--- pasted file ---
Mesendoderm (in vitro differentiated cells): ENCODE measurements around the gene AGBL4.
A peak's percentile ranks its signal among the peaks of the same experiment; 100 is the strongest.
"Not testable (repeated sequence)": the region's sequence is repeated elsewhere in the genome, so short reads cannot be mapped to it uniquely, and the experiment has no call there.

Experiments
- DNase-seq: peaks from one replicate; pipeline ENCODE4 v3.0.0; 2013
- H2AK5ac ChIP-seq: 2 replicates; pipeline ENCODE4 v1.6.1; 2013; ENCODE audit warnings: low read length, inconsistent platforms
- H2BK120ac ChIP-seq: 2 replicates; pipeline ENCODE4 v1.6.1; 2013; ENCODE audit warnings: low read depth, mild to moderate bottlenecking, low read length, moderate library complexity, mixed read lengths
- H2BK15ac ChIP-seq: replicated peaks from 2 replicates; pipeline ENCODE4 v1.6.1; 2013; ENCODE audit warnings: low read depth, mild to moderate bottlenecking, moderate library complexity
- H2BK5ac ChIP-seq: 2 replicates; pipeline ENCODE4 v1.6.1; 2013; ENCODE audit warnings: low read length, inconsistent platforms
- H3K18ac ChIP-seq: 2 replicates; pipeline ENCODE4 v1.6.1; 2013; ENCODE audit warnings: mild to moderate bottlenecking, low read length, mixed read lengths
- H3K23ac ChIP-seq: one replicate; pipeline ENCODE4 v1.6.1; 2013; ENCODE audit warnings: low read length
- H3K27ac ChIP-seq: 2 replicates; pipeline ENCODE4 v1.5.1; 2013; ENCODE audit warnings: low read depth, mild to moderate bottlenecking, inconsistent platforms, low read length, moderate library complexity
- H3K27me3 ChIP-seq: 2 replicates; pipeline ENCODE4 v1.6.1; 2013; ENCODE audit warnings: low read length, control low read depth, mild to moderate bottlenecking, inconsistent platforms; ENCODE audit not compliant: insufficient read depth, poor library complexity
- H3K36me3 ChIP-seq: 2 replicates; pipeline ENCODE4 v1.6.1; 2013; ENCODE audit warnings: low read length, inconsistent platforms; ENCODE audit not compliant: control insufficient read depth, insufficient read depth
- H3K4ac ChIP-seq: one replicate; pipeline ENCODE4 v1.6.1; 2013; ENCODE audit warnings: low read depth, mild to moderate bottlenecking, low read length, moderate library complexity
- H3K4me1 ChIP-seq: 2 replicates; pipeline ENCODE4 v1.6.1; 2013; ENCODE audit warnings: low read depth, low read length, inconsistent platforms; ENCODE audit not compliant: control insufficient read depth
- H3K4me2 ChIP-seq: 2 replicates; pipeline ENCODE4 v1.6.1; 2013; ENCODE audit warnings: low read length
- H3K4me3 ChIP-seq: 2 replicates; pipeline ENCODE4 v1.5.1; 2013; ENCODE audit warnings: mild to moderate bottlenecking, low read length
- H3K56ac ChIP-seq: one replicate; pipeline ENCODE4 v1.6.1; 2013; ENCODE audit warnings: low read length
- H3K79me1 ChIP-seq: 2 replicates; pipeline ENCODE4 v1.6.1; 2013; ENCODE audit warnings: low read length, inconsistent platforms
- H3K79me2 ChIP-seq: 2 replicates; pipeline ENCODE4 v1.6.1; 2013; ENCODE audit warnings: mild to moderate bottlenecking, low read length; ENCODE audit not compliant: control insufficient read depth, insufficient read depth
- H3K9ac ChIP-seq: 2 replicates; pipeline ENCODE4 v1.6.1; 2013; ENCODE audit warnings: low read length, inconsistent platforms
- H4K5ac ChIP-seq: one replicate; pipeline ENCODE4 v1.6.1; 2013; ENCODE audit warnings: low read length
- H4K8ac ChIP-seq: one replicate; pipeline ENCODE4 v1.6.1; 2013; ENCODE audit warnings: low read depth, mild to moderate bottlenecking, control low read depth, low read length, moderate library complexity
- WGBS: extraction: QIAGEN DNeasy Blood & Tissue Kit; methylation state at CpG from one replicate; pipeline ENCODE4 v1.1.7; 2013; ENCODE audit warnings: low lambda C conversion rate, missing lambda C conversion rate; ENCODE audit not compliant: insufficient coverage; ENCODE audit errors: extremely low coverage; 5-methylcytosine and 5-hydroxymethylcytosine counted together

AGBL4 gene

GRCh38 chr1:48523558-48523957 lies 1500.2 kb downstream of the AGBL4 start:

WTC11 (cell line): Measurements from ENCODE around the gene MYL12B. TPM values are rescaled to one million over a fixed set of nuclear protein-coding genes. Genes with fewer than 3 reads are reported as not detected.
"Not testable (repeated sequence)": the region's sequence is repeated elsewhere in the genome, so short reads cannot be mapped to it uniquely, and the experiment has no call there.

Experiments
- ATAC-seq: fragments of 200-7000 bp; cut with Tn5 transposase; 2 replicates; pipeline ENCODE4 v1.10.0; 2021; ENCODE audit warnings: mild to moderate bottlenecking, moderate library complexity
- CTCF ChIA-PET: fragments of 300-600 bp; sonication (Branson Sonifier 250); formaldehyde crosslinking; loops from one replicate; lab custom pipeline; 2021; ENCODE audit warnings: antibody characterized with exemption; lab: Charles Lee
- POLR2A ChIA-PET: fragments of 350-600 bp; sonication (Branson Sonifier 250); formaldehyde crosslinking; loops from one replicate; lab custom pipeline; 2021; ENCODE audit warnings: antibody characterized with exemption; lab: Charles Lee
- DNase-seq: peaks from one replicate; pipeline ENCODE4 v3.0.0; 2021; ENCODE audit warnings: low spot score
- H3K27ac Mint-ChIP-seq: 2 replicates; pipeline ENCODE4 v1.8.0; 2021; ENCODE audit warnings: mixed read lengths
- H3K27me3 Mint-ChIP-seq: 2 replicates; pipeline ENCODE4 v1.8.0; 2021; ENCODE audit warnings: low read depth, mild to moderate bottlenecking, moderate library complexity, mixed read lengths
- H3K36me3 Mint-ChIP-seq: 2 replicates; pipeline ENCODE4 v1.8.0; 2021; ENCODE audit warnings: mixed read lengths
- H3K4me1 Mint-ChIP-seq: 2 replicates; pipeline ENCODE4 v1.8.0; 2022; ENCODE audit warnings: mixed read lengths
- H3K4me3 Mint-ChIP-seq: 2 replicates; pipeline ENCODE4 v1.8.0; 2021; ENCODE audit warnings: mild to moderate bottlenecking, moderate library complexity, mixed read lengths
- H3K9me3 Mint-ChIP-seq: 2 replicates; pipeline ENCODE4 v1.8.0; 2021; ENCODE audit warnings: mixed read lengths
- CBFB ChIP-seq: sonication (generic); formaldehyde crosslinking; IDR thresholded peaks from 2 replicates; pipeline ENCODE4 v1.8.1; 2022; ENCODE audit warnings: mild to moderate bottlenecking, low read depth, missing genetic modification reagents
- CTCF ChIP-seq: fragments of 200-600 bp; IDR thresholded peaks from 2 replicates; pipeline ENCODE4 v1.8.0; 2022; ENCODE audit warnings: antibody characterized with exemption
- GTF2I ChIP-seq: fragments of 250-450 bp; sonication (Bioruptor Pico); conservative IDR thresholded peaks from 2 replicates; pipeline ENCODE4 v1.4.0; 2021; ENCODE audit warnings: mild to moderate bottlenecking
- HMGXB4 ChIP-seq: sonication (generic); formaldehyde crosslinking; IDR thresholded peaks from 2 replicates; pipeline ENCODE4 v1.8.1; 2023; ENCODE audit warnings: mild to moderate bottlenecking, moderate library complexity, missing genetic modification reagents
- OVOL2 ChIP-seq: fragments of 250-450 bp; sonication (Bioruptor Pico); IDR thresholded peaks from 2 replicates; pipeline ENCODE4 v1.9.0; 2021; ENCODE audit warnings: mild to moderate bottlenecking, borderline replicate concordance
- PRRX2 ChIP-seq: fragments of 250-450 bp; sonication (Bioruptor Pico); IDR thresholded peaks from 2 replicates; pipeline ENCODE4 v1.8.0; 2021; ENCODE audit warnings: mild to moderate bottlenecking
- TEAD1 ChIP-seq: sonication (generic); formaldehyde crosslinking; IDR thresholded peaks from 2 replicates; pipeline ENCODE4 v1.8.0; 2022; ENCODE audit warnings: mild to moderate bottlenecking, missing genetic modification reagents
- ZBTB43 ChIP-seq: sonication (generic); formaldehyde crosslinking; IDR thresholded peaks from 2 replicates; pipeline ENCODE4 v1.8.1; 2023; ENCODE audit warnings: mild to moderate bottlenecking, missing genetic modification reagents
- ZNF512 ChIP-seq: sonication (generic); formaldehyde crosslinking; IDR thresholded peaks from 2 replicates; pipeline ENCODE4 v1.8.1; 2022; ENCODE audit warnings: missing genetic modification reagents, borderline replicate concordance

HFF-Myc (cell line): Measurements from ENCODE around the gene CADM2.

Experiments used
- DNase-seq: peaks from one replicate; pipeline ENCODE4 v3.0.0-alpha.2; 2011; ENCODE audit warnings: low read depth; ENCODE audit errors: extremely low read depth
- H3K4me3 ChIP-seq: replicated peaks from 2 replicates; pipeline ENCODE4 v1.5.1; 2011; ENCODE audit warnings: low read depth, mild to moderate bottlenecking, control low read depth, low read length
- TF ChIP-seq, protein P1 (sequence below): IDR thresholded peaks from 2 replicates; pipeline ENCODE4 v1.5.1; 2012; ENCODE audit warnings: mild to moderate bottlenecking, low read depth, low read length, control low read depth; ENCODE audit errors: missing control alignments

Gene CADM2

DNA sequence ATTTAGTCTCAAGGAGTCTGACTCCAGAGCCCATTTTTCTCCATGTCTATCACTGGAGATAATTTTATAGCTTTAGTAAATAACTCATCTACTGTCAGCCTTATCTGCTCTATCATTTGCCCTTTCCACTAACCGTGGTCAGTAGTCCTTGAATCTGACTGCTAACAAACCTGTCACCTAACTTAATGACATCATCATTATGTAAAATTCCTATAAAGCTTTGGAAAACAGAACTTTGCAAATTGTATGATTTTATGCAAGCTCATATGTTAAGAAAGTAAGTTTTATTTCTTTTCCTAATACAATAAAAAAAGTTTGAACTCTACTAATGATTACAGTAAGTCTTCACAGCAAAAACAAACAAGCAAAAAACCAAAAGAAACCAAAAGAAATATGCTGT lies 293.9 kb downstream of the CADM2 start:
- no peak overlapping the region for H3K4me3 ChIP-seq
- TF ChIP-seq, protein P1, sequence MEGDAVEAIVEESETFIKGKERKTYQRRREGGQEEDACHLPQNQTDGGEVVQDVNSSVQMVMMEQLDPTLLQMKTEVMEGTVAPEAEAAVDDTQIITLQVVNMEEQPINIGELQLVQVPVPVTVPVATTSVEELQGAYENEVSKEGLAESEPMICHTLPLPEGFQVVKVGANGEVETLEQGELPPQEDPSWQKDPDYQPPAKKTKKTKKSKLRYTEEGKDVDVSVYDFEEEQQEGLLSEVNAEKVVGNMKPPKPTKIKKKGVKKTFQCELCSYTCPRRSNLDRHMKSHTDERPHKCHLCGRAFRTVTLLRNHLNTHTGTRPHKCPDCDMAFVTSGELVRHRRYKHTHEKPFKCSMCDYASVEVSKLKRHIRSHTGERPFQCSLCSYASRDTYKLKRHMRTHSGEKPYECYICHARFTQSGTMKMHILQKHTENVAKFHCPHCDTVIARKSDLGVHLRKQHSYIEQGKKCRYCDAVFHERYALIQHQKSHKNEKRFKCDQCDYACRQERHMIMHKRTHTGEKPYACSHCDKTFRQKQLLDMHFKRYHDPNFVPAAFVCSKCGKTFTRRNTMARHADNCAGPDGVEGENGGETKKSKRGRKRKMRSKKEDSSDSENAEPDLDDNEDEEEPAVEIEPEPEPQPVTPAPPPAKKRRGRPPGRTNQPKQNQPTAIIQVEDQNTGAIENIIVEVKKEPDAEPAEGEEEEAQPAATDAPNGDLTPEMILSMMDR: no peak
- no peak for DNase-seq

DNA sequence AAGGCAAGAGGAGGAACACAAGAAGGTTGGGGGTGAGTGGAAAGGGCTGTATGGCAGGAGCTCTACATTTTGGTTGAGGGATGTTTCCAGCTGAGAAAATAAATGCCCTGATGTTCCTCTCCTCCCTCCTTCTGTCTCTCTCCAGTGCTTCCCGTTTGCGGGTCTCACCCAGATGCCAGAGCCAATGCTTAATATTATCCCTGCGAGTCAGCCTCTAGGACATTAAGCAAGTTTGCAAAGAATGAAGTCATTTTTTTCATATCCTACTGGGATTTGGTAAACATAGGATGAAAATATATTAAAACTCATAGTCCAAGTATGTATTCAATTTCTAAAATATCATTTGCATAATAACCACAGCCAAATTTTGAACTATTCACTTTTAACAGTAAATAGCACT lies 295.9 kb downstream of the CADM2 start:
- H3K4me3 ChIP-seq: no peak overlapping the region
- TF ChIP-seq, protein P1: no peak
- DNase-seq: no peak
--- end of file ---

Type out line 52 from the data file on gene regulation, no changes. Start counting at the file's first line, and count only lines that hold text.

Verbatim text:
- DNase-seq: peaks from one replicate; pipeline ENCODE4 v3.0.0-alpha.2; 2011; ENCODE audit warnings: low read depth; ENCODE audit errors: extremely low read depth